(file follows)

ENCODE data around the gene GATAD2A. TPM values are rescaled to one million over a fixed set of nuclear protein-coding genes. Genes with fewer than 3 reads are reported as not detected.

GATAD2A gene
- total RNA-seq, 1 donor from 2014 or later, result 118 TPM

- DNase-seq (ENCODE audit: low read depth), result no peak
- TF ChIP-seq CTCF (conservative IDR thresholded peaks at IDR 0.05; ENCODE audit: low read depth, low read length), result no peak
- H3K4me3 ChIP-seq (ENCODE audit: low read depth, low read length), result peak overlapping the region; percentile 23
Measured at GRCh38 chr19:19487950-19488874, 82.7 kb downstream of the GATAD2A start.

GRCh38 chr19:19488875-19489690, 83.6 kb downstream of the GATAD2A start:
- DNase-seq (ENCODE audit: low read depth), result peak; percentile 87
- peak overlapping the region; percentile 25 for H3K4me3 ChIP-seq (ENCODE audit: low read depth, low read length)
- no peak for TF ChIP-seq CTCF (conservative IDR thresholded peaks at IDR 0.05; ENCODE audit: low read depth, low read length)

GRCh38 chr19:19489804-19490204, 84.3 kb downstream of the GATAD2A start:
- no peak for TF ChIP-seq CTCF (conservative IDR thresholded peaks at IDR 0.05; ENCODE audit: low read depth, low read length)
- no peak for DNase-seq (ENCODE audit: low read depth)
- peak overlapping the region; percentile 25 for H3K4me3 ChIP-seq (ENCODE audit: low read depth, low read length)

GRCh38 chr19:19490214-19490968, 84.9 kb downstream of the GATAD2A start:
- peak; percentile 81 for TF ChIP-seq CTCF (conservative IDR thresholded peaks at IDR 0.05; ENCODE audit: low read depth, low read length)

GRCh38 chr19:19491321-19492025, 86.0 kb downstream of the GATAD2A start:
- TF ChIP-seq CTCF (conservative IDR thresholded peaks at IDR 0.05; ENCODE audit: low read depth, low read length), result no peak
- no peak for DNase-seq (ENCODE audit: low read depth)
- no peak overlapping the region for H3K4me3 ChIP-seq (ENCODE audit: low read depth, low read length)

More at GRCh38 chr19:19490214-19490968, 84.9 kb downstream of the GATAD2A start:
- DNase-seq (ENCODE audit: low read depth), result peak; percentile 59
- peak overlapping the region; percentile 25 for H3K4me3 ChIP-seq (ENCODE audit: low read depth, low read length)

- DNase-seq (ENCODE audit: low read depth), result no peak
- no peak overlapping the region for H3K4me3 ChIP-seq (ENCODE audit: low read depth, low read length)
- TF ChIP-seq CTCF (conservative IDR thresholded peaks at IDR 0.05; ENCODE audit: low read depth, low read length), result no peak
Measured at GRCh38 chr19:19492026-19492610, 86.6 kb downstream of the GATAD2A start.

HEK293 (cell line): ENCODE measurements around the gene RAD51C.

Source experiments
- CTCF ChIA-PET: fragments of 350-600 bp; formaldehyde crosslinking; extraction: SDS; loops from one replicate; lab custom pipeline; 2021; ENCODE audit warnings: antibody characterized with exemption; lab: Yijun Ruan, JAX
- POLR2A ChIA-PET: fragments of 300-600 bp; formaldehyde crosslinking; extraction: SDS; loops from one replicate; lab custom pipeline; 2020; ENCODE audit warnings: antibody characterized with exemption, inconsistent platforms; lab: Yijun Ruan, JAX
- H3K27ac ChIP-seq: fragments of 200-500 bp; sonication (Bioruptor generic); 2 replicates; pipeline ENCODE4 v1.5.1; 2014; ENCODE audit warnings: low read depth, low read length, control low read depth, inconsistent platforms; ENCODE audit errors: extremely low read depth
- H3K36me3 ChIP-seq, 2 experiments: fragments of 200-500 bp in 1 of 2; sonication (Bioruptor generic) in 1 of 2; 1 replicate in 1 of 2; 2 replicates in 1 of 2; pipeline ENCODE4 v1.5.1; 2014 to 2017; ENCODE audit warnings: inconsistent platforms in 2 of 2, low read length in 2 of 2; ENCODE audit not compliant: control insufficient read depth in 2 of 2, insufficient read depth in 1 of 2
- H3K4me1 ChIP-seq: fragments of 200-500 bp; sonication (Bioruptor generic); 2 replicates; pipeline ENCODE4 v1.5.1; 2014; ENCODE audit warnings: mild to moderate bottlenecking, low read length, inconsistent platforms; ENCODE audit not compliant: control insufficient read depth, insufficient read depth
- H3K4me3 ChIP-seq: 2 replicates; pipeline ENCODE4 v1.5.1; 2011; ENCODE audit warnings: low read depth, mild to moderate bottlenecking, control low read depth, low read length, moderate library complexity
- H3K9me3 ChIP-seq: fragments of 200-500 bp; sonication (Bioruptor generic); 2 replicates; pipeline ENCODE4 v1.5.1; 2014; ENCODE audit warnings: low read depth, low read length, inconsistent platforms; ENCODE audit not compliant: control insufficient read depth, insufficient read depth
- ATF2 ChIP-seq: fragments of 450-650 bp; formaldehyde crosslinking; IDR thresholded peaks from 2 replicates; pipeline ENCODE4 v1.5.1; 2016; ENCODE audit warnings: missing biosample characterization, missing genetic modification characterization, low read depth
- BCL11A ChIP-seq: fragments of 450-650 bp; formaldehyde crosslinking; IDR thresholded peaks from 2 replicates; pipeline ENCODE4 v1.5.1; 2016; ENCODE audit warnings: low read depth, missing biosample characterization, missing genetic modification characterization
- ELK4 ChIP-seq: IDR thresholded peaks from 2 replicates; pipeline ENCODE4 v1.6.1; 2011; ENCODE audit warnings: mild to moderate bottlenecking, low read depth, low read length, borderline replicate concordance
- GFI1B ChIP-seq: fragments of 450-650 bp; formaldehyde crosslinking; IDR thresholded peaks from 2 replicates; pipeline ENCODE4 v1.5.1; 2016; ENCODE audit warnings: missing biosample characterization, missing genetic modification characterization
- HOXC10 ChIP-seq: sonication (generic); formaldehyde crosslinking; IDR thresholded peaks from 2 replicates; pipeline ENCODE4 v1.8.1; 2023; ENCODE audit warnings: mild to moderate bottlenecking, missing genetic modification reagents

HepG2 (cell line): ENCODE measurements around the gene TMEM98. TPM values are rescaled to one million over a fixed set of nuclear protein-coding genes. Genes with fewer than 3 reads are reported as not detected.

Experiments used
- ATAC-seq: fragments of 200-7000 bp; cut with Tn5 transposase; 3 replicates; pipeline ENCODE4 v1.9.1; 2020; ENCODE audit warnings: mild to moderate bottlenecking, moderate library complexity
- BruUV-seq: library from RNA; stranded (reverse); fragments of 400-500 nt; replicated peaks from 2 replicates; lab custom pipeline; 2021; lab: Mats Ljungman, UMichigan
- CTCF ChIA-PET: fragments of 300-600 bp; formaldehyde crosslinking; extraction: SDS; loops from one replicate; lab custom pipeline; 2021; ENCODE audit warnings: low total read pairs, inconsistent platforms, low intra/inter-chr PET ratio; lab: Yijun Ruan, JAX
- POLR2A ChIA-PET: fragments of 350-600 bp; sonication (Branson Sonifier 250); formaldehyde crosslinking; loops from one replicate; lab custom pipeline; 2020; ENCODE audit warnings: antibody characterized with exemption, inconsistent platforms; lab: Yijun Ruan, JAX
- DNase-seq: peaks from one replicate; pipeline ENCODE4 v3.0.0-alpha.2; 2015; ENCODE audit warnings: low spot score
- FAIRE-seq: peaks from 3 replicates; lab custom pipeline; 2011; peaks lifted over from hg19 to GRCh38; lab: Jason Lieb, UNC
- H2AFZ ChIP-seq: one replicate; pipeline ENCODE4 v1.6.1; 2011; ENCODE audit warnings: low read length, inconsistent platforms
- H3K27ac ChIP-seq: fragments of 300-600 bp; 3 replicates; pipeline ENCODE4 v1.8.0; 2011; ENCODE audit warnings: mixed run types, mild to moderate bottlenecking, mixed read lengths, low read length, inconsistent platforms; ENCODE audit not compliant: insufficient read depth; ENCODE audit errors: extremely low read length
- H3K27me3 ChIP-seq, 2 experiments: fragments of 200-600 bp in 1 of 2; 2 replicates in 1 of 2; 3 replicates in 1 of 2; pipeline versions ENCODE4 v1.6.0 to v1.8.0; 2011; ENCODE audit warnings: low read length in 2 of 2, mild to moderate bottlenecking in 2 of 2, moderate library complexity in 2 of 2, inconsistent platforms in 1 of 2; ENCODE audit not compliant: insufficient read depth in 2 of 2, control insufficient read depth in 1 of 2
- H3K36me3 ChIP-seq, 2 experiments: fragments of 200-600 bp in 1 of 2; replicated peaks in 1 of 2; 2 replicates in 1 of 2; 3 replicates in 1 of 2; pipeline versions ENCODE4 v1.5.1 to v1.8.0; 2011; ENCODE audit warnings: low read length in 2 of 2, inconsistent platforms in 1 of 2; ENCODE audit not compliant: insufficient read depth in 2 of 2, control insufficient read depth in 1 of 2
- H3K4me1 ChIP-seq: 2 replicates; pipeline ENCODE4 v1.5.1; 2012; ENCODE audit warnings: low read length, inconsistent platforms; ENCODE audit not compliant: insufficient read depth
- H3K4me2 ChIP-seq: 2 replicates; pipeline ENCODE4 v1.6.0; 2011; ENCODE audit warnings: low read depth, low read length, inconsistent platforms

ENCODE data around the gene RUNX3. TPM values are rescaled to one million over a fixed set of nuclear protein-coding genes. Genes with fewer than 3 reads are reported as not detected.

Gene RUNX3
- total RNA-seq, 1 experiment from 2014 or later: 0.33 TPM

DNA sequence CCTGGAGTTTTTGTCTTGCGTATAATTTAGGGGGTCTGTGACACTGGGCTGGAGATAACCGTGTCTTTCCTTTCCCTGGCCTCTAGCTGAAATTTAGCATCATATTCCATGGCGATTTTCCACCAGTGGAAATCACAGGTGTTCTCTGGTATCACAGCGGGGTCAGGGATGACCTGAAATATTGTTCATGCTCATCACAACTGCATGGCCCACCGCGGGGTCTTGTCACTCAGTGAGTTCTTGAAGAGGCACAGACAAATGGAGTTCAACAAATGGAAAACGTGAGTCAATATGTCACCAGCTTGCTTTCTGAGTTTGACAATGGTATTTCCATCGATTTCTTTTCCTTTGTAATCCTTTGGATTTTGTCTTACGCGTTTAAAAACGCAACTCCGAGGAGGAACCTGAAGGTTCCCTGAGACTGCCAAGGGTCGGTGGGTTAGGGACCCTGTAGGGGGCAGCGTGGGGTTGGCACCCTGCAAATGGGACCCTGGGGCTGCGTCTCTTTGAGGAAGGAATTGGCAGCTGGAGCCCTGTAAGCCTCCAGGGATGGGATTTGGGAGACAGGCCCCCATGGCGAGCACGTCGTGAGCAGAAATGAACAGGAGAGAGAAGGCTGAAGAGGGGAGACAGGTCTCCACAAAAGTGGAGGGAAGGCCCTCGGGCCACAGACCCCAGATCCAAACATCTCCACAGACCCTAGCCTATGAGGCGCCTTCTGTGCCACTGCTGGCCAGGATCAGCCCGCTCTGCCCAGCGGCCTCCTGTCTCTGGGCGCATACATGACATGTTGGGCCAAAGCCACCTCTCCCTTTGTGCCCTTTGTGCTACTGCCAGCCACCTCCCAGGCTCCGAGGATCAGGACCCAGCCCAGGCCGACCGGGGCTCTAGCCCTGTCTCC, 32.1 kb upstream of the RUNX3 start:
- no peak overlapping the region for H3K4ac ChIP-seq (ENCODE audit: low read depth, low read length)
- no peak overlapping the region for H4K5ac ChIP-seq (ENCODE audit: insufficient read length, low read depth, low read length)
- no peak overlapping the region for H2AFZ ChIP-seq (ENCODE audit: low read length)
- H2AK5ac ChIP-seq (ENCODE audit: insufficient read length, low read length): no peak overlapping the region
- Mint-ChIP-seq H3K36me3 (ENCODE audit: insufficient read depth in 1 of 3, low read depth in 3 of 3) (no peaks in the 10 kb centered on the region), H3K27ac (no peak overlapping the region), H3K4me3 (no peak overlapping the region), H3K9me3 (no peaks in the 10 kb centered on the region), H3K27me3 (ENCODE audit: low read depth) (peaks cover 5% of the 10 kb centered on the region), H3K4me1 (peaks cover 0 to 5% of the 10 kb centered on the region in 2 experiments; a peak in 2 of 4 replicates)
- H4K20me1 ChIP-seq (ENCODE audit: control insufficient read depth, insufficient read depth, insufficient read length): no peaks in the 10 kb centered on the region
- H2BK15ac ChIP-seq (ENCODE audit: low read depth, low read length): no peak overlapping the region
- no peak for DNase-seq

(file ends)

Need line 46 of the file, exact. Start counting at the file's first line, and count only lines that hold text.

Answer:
- BruUV-seq: library from RNA; stranded (reverse); fragments of 400-500 nt; replicated peaks from 2 replicates; lab custom pipeline; 2021; lab: Mats Ljungman, UMichigan